Oculus Connect

The Five Best Games At Oculus Connect 3

by Javy Gwaltney on Oct 08, 2016 at 07:31 AM

I recently had the chance to travel to San Jose to check out some of the games Oculus was showing off for both the standard Oculus setup (headset plus controller), and the new setup taking advantage of the upcoming touch controllers. Good news: I managed not to get motion sickness, yay! Better news: I saw some really cool games. Here are the five best ones.

Robo Recall
Robo Recall, a full-fledged expansion of last year's Bullet Train demo, was revealed during the keynote speech and immediately became one of the most talked about games at the show, and for good reason. The game's colorful, vibrant action channels the aesthetic of Time Crisis and it doesn't hurt that the game will be free to anyone who owns an Oculus. I got to play through a single level of the game and had a fantastic time with it. I'm still not quite a believer in VR reaching its gaming potential, but the demo for Robo Recall is a fantastic time, and had me wowing at all of its combat options. You can read a more in-depth preview of my time with the demo here.

Lone Echo
Big fan of Ender's Game? Action in zero gravity? Ready at Dawn's Lone Echo might be your jam, then. I got the opportunity to play through a single match that basically functioned as soccer in space, with each player taking control of a robot, and each team of 5 robots trying to push a Tron-like disc through the opponent's goals. You can latch onto objects littered around the environment and shoot yourself across space to grab a disc. You can also punch an enemy to stun them and steal the disc from them. While there were some graphical glitches (like my hand suddenly deciding to shoot all the way across the level) and motion jankiness, there's still a lot of potential to Lone Echo. I felt as though I was truly floating through space and felt a particular kind of thrill every time I stole a disc away from an opponent.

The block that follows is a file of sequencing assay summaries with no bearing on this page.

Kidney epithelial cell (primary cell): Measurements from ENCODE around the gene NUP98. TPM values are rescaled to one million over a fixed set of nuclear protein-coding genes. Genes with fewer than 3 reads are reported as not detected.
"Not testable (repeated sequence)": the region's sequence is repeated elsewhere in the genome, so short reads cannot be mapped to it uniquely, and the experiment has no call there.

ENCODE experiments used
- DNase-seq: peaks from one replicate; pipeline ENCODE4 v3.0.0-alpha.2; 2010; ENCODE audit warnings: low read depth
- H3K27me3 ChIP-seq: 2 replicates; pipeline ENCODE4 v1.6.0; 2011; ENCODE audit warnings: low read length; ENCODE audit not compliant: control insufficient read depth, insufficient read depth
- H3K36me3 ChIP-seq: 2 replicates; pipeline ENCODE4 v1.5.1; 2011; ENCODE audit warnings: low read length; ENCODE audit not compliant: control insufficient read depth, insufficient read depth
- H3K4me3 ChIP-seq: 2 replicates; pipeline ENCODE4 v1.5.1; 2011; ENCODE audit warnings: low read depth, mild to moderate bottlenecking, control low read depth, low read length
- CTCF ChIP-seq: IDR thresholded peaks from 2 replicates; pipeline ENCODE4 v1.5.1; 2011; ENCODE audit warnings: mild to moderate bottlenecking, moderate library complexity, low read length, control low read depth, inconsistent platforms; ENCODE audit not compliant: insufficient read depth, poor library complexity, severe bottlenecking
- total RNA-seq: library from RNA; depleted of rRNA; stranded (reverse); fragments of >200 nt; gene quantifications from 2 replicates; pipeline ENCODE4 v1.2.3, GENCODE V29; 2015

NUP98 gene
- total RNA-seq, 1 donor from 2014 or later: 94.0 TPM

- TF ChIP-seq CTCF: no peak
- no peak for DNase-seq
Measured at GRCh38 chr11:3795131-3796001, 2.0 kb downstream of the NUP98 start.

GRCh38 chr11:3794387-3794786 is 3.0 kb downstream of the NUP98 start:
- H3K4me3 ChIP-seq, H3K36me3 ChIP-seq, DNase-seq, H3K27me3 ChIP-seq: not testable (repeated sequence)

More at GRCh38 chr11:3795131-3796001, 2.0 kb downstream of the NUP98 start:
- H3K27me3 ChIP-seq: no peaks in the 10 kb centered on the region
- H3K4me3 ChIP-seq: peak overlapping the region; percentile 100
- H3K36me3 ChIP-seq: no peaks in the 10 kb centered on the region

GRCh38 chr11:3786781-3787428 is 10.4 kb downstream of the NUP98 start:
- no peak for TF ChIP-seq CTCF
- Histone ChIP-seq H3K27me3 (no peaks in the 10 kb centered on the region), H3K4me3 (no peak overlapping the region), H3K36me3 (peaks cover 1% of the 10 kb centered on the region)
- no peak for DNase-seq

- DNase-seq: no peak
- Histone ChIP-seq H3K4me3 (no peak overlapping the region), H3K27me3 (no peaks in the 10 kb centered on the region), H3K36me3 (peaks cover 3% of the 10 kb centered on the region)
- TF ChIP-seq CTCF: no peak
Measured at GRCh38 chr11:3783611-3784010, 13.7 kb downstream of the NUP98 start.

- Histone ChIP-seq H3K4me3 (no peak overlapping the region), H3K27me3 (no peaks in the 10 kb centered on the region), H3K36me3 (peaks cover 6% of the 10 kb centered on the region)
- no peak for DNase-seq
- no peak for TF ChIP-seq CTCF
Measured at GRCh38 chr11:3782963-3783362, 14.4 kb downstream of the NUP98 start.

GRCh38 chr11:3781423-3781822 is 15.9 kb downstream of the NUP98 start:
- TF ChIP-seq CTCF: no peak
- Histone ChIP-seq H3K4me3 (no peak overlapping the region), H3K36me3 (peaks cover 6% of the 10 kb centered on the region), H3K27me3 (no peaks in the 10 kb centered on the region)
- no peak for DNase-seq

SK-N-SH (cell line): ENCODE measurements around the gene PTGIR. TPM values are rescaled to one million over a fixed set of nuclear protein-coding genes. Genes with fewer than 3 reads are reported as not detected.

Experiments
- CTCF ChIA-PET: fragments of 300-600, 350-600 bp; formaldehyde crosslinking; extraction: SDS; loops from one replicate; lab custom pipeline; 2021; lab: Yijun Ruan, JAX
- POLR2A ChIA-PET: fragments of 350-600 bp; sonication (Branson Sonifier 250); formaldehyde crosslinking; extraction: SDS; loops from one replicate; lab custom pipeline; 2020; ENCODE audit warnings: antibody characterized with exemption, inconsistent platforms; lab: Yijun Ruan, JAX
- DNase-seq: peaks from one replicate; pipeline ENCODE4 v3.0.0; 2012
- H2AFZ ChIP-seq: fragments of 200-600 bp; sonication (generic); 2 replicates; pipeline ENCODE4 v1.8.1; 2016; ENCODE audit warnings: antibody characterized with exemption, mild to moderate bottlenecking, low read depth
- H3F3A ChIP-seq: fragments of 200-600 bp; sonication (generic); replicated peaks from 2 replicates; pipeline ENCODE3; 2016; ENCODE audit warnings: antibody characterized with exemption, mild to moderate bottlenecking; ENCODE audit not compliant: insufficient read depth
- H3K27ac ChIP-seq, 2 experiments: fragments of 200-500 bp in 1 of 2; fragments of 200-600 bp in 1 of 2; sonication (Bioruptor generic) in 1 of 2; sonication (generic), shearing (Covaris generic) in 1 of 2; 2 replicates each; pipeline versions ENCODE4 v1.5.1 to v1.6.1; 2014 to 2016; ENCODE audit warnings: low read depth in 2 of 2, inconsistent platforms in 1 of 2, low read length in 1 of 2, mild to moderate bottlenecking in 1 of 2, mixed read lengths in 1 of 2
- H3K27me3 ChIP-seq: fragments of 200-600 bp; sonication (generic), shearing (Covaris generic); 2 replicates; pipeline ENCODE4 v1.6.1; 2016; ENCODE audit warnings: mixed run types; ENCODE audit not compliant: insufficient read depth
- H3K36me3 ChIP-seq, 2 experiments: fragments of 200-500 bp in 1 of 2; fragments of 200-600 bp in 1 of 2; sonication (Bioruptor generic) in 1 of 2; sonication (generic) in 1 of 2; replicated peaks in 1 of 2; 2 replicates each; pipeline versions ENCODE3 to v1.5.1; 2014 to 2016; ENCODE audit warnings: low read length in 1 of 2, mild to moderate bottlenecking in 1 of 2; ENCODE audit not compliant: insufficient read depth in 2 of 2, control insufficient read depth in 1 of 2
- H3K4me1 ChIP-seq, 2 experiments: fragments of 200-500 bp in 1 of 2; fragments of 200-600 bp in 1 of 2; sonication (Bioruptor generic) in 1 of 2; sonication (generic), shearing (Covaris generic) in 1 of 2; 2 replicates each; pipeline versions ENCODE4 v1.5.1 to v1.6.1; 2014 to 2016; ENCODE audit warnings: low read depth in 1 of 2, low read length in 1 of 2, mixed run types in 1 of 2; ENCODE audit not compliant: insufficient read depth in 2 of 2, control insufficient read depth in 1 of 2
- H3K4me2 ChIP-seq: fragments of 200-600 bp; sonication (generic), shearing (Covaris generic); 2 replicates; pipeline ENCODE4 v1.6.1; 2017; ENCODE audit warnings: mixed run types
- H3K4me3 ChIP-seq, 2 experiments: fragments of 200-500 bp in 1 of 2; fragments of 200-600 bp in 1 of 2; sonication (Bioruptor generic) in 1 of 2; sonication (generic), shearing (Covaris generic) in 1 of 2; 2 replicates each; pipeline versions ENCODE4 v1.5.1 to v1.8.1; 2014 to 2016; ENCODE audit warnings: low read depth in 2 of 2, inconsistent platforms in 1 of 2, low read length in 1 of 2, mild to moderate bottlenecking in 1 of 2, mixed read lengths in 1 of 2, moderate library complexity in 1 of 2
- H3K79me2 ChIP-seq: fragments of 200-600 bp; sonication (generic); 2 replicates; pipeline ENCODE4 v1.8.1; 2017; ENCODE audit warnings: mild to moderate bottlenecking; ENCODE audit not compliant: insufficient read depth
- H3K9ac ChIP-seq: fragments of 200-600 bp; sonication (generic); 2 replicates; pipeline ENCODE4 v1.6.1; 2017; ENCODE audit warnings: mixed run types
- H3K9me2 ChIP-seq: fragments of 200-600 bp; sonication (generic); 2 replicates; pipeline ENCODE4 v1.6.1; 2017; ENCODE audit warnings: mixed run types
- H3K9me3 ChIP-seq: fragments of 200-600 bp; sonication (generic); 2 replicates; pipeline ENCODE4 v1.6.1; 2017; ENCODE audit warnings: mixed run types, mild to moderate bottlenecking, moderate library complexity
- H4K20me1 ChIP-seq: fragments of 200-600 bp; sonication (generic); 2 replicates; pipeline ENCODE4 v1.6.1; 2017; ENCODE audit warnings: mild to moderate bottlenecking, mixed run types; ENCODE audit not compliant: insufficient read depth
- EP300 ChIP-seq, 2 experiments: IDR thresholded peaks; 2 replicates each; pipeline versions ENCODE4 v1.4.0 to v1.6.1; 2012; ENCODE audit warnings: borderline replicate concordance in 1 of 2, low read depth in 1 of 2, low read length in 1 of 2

There's also a singleplayer campaign for Lone Echo, but we didn't get any hands-on time with that.

I Expect You To Die
I Expect You To Die is crushingly hard. It's also zany, casting you as a James Bond-like agent who has to escape a series of death traps comprised of minor puzzles, like disarming a bomb by following a diagram's instructions in reverse or narrowly avoiding a death laser by slightly tilting your head to the right. An English narrator, ostensibly your handler, is also on hand to give you feedback on your puzzle-solving skills. I Expect You To Die is a great time, and I'm looking forward to getting more time with it once it releases alongside the Touch controller later this year.

You can read a longer preview on I Expect You To Die here.

Landfall
Landfall is a sci-fi RTS where you control a single trooper on the field who can call down mechs in a futuristic war. While that sounds like pretty standard sci-fi game fare, Landfall's selling point is the unique perspectives it uses thanks to the VR headset. You're not centered above the battlefield in a top-down manner. Instead, you're above your troops and looking out across the land in a way reminiscent of a diorama. You'll also jump around perspectives, taking a first-person view of the battlefield whenever you order your mech to transform into a turret.

Outside of the uniquely VR qualities, Landfall is a pretty fun time. I played a couple of multiplayer matches, with each match being some variation of Control The Point. I played around with a variety of classes, each of them armed with their unique weapons, like rocket launchers or flamethrowers. Combat is fun, with enemies flying about and spinning like ragdolls when destroyed. I actually wanted to play more of the game when the demo ended and look forward to playing more of the game when it's released.

Dragon Front
Dragon Front is a free-to-play trading card game in the vein of Hearthstone and Magic: The Gathering that just happens to be in VR. The perspective of looking across the table at your foe and being able to examine card descriptions up-close is fun, but doesn't necessarily justify the necessity of the VR component. Still, Dragon Front is a just a barrel of strategic fantasy entertainment that I had a lot of fun playing and proved itself to be one of the more complete and complex games at the conference